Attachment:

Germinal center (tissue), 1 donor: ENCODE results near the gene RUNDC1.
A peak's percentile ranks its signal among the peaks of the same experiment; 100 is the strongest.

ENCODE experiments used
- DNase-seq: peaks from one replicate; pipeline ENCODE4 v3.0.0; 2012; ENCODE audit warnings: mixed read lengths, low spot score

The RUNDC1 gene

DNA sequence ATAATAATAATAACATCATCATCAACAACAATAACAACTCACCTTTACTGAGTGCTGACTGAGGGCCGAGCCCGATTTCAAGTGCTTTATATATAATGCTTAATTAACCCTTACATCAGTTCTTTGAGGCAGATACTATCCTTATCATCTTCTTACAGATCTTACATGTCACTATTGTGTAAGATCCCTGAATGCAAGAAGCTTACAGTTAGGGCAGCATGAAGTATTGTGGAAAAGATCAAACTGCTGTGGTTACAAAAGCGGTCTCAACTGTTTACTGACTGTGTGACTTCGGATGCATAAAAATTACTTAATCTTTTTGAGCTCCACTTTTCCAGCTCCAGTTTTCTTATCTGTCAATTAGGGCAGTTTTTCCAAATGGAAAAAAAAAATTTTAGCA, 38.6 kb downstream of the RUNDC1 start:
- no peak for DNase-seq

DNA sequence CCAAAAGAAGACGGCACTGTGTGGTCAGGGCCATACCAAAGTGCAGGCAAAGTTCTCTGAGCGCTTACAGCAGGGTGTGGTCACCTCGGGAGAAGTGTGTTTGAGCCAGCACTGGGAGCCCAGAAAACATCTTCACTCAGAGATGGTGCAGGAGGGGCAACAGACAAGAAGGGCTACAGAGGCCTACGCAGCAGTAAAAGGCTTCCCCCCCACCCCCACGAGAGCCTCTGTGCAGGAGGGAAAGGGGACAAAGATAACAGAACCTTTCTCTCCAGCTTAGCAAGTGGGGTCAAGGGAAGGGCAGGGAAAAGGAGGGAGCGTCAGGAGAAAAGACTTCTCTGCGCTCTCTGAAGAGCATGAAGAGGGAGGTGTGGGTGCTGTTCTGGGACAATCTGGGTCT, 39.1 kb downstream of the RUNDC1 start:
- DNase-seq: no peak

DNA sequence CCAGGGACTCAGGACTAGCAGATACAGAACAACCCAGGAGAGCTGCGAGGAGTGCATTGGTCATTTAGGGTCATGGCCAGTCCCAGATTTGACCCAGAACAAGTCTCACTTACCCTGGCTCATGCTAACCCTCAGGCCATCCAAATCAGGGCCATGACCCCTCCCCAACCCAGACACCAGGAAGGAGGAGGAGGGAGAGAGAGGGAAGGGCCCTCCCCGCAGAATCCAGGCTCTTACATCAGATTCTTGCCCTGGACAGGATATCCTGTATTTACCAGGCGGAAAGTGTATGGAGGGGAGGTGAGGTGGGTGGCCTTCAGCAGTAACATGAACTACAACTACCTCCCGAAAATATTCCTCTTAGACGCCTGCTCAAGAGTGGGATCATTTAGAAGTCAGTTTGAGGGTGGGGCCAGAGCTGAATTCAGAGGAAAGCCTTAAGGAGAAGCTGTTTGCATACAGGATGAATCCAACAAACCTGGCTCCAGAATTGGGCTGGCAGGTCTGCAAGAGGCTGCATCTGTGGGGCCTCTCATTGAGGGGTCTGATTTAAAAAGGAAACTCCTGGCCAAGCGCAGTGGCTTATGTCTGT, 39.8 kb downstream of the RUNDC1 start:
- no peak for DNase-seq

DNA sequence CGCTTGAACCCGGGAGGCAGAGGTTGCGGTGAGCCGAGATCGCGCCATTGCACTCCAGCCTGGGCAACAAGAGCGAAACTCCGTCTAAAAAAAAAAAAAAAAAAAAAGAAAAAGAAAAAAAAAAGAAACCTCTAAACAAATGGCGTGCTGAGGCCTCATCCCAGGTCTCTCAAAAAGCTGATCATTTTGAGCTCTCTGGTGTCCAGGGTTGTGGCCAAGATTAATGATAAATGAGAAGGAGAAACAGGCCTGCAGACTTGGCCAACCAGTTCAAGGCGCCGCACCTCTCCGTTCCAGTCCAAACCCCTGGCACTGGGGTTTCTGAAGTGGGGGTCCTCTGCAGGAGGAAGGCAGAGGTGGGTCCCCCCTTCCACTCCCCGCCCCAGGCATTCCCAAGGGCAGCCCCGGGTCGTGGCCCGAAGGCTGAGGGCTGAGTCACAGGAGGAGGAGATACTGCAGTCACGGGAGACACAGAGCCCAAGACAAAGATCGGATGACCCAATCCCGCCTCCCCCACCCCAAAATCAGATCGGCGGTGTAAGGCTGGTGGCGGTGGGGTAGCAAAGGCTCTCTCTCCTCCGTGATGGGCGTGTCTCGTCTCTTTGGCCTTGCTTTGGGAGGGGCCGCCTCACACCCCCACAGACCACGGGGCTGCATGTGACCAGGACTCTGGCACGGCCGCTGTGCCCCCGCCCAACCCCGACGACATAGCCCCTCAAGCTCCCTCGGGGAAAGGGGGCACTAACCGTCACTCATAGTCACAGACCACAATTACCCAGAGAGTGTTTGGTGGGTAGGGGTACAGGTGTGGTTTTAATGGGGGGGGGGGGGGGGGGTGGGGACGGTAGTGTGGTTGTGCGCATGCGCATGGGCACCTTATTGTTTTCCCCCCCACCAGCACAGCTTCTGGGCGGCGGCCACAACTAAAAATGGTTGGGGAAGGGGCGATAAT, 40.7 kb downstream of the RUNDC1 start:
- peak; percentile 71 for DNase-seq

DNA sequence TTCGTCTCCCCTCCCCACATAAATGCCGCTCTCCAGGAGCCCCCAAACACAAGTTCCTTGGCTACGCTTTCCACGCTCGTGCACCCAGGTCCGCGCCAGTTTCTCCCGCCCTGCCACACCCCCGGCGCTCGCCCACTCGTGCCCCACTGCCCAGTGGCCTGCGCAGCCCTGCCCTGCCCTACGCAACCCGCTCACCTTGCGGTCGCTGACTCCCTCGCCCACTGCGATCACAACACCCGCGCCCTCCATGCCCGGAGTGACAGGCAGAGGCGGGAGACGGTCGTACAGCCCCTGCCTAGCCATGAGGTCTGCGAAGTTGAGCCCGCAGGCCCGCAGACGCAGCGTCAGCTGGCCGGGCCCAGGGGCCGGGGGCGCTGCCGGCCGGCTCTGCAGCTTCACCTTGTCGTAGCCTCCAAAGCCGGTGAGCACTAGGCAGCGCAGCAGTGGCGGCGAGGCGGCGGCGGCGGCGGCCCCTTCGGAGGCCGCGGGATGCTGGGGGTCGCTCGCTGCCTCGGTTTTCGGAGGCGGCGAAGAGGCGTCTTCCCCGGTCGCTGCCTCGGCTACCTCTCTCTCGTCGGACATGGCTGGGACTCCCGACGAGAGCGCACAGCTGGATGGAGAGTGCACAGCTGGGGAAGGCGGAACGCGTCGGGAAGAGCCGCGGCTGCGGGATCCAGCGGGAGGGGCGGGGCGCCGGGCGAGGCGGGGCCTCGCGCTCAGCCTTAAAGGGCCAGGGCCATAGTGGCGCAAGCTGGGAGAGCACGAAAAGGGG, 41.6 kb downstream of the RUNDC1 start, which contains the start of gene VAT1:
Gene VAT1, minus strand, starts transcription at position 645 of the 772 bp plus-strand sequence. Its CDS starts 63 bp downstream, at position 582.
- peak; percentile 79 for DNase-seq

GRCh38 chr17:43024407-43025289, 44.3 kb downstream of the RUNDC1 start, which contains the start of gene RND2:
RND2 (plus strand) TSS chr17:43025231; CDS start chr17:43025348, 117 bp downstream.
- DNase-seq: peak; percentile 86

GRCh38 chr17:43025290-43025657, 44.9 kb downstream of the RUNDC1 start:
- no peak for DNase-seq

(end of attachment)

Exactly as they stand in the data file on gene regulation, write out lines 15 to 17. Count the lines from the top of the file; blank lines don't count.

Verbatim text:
Gene VAT1, minus strand, starts transcription at position 645 of the 772 bp plus-strand sequence. Its CDS starts 63 bp downstream, at position 582.
- peak; percentile 79 for DNase-seq

GRCh38 chr17:43024407-43025289, 44.3 kb downstream of the RUNDC1 start, which contains the start of gene RND2: